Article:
How to make an office scanner network

Lyrical digression

In one small organization (~ 10 computers) it was necessary to organize a backup of information. To do this, it was decided to install a computer with a large hard drive and Ubuntu inside, and Cobian backup on users' computers.

An inquisitive reader will ask: “Why are you writing this, author? And what does any scanner have to do with it? ”
The fact is that in this organization there was only one opportunity to scan a document - to ask it to make the happy owner of the Samsung SCX-4200 MFP (the name, of course, is unprincipled, but it all happened because of this device).
During the installation of Ubuntu on the “server for backup”, the idea came up: “And if you connect this MFP here, leave the keyboard connected, and by pressing certain keys make the scanner scan, saving the result in a shared folder? After all, then a person will not be distracted from work to scan other people's documents! ”
Of course, first of all, ready-made scripts were searched. This one seemed most interesting -
However, upon closer inspection, it turned out to be not so good, because I have absolutely no desire to recompile the program to change the scanner settings, to teach users how to convert images and create .pdf files.
I’ll try to write my own, good ...

So, the task is set

1. Connect an MFP to Ubuntu, make the printer shared, configure the scanner.
2. Write a script that will wait for a keystroke on the
Esc key - cancel the incomplete scan
1 - scan mode in color
2 - scan mode in grayscale
0 - save the scanned file (jpg if one page was scanned or pdf if several)
Enter - scan the page.


Point 1 dropped by itself. Connecting the printer was unexpectedly simple and did not raise a single question. It was enough just to connect the USB cable to the computer, and after a few seconds Ubuntu announced that the printer should print. I sent a test page - it really prints!
Now the fun part.
Let's see what scanners we have in the system:
scanimage -L
If the system cannot find this command, it means you need to install the sane-utils package:
sudo apt-get install sane-utils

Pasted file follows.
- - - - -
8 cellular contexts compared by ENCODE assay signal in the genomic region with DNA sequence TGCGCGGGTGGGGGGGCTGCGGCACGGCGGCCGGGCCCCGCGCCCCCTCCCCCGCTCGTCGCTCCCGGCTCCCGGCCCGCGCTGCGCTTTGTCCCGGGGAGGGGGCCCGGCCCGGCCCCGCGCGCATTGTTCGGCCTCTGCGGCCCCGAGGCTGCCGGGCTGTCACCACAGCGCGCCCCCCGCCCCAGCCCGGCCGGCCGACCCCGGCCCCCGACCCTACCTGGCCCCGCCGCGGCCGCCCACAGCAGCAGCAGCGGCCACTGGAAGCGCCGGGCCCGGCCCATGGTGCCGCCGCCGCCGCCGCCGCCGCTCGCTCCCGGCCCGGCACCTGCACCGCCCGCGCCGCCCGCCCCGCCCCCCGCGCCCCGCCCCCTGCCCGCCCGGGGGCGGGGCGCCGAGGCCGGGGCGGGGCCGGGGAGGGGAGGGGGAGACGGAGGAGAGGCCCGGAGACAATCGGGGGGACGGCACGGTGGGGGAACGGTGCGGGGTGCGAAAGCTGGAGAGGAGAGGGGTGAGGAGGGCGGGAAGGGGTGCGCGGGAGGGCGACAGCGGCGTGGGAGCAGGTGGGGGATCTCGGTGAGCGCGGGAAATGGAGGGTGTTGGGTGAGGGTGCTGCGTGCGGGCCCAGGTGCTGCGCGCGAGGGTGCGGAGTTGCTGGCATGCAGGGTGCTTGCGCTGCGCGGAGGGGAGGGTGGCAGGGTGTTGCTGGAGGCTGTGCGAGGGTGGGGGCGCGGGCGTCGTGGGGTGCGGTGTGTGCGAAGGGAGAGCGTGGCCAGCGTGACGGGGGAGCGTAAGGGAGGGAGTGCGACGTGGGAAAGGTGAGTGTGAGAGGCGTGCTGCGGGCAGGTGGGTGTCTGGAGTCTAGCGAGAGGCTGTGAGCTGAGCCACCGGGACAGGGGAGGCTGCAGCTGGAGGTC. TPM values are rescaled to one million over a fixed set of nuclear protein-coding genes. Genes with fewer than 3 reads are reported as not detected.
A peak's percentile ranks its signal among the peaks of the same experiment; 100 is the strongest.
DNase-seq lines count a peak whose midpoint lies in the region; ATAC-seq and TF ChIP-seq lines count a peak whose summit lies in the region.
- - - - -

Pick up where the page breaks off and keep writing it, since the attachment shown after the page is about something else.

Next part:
The program found a device named `xerox_mfp: libusb: 001: 002`
If the scanner is the only one in the system, the “device name” parameter can be omitted; scanimage will scan the only possible scanner.

Let's try to scan the page:
scanimage -d “xerox_mfp: libusb: 001: 002” --resolution 150 --mode Color --format = tiff> test.tif
Resolution of 150 dpi was chosen because of the desire to reduce the scan time and size of the output file, but leave it to the user the ability to print a document with readable text. If you ever need text recognition or photo scanning, then additional options will appear.
So we have tiff. Either one or several (scanned multi-page document). It is clear that users in 90% of cases scan documents for sending by e-mail, and tiff is not a compact format. So, you need to convert the result to .jpg or .pdf.

We put a package for editing / converting raster images:
sudo apt-get install imagemagick

We compress a single image:
convert -quality 60% test.tif test.jpg

Or all at once:
convert -compress jpeg -quality 60% * .tif all.pdf

Only one thing remains . I am not going to leave a monitor connected to this computer - which means that the user remains without feedback. Well, let's make the computer talk.
Make a list of sounds that should be played in response to pressing a particular key on the keyboard, pick up a microphone and record our mini-phrases. They are as short as possible in time, because the purpose of the whole action is not listening to mp3, but scanning.
1. Waiting for a command (waitcommand.mp3)
2. Color scanning (color.mp3)
3. Black and white scanning (bw.mp3)
4. Scanning a page (scanpage.mp3)
5. Save the result (saveresult.mp3)

Oh yes, because we have a “clean” system that cannot play mp3 from the console ... We
fix the situation:
sudo apt-get install mpg321
mpg123 -q waitcommand.mp3

Now everything seems ready

We write the script /mnt/2tb/ We say chmod + x /mnt/2tb/


# ==================================================
# Настройки

scannerdevice="xerox_mfp:libusb:001:002" #scanimage -L

# ==================================================
# Собственно скрипт

sleep 10s

mkdir -p $workdir
rm $workdir/*.* 2>/dev/null
mpg123 -q waitcommand.mp3

while true
#Нажмите клавишу
read -sn 1 Keypress

case "$Keypress" in
#Жду команду
rm $workdir/*.* 2>/dev/null
mpg123 -q waitcommand.mp3

mpg123 -q color.mp3

mpg123 -q bw.mp3

#Сканирование завершено
mpg123 -q saveresult.mp3
filename=`date +%Y%m%d-%H%M%S`
if [ $numpages = 1 ]; then
convert -quality $jpegquality $workdir/1.tif $destdir/$filename.jpg
if [ $numpages \> 1 ]; then
convert -compress jpeg -quality $jpegquality $workdir/*.tif $destdir/$filename.pdf
rm $workdir/*.* 2>/dev/null
mpg123 -q waitcommand.mp3

#Новая страница
mpg123 -q scanpage.mp3
let "numpages=numpages+1"
scanimage -d $scannerdevice --resolution $dpi --mode $color --format=tiff >$workdir/$numpages.tif
mpg123 -q waitcommand.mp3


We launch

Yes, everything works as expected. Now we go to the Ubuntu menu System -> Options -> Launched applications, Add, Browse, select the script file. We reboot the computer, and ... the scanner begins to continuously scan something, sounds are not reproduced.
Okay, I press Ctrl + C, I read what I wrote again ...
Everything is trivial with the sounds - they are not in the folder where the script is called from. Continuous scanning is apparently due to $ '') inside the case.

I did not deal with this in detail, but simply changed the autorun command to
/ usr / bin / gnome-terminal -e /mnt/2tb/ --working-directory / mnt / 2tb
I restart the computer again - everything works, users satisfied.

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